Saturday, June 29, 2013
Do Not Feed The Animals
Richard J. Reynolds
Dr. Nigel Rothfels, an American author and university professor (Univ of Wisconsin-Milwaukee) posed this question - -When did zoos start posting "Do Not Feed the Animals" signs?
Zoo and Circus historian Richard Reynolds of Atlanta, GA, a founding trustee of what is now Zoo Atlanta, provided this answer - - -
I skimmed through Gathering of Animals . . .(Bronx) by Bridges (1966), a good history. I saw nothing about a prohibition against the public's feeding the animals, though there was much about Director Hornaday's being on the warpath over the public's littering and bringing cameras into the park. He was nothing if not autocratic, and I cannot imagine him tolerating the public's feeding the animals except with special food he could sell to the public.
The earliest reference that I have found is in Mark Rosenthal's splendid history of the Lincoln Park Zoo, The Ark in the Park (2003) - - (It has the same title as a 1976 book by Wilfrid Blunt about the early years of the London zoo). The two books have different subtitles.
Rosenthal said that in 1902 a double fence was put around the exhibits to prevent visitors from feeding the animals. He quoted the estimable Cy DeVry,then manager/director of Lincoln Park as follows: " The buffalo and deer are so full of popcorn and candy all the time that when we go to feed them they aren't hungry. The visitors keep them stuffed and it isn't good for their little insides." I would rationalize, a fortiori, that "Do Not Feed" signs" were posted.
In Wild Animals In and Out of the Zoo (1930) Dr William Mann, legendary director of National Zoo (I once met him) talked at some length about the problem of visitors feeding animals and throwing things into their enclosures (p. 277 et seq). Said Mann - -
"There is really no need for visitors to feed the animals. They are well provided for . . .But there are other reasons why zoological parks prohibit indiscriminate feeding of their tenants . . much damage can be done . . .Consequently there is strict prohibition in parks against throwing anything whatever into the cages. . . All zoos have their sad history of damage to animals occasioned by ignorant or vicious visitiors."
The prohibition would do no good (and may not have anyway) without the "Do Not Feed" signs. So we must figure that the signs were in place when Mann wrote the above.
In contrast, and many years later, my 1949 Philadelphia Zoo guide states (p.93) - - - "The public may feed the majority of the animals on exhibition; food may be purchased at refreshment stands."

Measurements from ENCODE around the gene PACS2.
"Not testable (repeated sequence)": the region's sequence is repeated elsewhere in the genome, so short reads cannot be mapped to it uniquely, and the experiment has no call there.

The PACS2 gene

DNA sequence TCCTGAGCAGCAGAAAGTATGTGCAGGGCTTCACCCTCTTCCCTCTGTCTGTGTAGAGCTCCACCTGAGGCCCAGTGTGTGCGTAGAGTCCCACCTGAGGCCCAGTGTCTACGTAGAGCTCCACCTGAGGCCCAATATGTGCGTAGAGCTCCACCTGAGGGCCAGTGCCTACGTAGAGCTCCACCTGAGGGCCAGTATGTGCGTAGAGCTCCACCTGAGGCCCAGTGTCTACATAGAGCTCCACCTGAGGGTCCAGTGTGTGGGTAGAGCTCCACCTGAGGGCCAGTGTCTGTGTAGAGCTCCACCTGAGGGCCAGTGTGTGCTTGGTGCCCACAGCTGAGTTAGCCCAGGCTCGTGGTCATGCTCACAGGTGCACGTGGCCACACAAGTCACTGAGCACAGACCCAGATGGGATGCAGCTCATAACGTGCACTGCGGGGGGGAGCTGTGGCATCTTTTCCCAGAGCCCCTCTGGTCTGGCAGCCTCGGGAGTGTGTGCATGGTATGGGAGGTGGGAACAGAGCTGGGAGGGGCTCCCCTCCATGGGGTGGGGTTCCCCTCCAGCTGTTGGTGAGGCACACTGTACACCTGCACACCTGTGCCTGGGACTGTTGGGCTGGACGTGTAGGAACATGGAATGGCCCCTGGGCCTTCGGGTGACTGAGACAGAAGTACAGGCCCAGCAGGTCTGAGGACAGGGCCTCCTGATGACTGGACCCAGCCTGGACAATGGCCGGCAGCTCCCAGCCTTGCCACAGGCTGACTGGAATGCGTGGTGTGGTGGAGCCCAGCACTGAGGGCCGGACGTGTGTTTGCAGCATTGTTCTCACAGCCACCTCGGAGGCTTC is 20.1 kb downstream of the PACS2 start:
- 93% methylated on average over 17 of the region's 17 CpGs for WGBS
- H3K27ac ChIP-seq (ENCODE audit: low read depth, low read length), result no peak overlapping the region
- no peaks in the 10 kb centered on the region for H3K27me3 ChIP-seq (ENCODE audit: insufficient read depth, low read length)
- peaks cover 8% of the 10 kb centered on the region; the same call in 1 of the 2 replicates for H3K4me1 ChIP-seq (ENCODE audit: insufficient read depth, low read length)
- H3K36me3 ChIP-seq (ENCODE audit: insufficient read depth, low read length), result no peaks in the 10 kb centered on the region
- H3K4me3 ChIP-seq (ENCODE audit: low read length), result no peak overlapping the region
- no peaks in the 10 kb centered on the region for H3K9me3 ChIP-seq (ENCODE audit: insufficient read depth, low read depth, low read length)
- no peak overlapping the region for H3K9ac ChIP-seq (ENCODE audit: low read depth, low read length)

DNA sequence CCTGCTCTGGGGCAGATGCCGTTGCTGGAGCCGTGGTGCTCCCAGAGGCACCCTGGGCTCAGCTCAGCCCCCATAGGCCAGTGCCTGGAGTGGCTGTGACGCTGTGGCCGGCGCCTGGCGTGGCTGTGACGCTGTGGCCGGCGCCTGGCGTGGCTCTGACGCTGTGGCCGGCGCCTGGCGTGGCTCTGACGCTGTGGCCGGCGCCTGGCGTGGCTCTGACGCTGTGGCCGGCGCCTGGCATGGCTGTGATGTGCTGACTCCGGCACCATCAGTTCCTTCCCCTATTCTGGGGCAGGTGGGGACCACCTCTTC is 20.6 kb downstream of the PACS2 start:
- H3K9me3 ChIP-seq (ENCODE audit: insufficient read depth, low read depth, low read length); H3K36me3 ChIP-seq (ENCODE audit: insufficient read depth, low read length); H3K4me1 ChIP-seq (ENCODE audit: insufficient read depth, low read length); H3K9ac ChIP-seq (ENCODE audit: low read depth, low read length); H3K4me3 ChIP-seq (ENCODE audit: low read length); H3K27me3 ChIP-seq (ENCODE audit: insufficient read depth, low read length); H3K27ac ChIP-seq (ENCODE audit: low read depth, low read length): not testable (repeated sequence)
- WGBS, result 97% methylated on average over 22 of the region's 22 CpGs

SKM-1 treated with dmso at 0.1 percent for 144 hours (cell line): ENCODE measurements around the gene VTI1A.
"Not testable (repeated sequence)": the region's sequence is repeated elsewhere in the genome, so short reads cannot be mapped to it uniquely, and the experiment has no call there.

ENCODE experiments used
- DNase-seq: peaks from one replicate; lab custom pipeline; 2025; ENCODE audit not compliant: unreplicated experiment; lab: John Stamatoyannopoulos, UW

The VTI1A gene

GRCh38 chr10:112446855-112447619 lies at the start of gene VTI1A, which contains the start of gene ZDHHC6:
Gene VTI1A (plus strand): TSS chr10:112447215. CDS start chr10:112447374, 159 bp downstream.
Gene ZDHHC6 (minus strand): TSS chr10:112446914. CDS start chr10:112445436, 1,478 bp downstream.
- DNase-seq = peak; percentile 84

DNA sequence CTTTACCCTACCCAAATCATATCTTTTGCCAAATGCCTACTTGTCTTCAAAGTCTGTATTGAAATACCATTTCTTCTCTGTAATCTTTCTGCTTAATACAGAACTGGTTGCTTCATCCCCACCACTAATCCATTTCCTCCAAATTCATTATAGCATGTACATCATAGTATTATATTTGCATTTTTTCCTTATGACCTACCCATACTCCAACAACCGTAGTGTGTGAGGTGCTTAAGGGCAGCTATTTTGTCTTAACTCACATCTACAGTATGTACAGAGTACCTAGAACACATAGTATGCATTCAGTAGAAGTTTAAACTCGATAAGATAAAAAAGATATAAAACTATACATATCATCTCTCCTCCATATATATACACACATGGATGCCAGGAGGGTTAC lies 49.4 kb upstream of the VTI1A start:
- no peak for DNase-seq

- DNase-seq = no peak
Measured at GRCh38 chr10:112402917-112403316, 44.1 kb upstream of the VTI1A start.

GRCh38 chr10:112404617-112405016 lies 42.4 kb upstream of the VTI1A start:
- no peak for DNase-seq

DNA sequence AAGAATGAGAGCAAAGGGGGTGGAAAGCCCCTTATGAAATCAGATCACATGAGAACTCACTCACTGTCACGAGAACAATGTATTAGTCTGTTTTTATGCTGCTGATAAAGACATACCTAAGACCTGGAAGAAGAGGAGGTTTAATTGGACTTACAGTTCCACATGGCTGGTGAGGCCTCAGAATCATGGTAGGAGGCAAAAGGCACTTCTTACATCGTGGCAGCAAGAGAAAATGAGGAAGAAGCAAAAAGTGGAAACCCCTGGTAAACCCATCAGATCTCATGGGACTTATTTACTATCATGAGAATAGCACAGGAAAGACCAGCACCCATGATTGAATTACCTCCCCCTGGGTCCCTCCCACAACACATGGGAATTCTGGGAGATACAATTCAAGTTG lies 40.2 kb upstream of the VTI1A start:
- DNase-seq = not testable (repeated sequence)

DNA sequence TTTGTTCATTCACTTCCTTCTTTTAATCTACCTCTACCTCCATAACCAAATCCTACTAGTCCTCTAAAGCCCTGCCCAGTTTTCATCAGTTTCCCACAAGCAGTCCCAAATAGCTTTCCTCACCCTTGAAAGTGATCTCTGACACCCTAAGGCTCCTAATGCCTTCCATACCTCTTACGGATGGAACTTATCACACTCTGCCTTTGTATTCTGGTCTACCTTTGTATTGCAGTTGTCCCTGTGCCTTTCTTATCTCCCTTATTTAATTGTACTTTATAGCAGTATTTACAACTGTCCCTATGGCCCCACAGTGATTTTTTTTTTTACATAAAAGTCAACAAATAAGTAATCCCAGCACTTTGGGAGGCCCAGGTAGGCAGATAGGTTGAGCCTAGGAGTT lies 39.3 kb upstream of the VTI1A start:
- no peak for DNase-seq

I'm sure that by going through old zoo photos one may find some that show the "Do Not Feed" sign.
This is a photo by Eddie Jackson taken in Baton Rouge, LA on October 3, 1930. Here is the picture in full - -
As you see the circus had 4 adult giraffes that year. As information each was transported on the circus train in one of the rounded top wagons in the background. Each wagon was heavily padded inside. To accommodate the high point of the back above the shoulder, the middle third of roof had a flexible ceiling comprised of a mattress like padding so there was no rigidity. Even the largest ones could turn around inside the wagons. Unlike cartoon representations, the giraffe wagons of this era had no openings in their roofs though which the giraffes could poke their heads. Ringling had a long and successful history of transporting giraffes this way, some for upwards of 20 years.
The circus also warned the public against touching the cage wagons (beast wagons) as is shown in this RBBB photo from 1946 taken in West Allis, WI.
This is sea lion wagon no. 92. Note the bathing tank underneath. As a child, I well recall seeing these warnings on the canvas tarpaulins put over the cage wagons for travel.
The "Do Not Feed" injunction seems to have had an exception when it came to elephants. Here is a Henry Penndorf photo taken in the Bronx Zoo in 1959.
In the Ringling menageries well up into the 1950s, elephants (usually between and 30 and 50) were lined up behind a rope picket line which they could readily reach with their trunks. Like so - -
Photo circa 1934
They got a lot of handouts from the thousands of visitors, mostly peanuts and popcorn. My late Father recalled an incident in the Ringling menagerie in Atlanta (1931 I think). A black lady standing right in front of the picket line turned her attention away momentarily and an elephant snatched a bag of food right out of her hand. She had intended to eat it herself.
This does not seem to have hurt the circus elephants because many of them lived 50 to 60 years and several more than that.
Richard J. Reynolds, III, 28 June 2013
Other Zoo Signs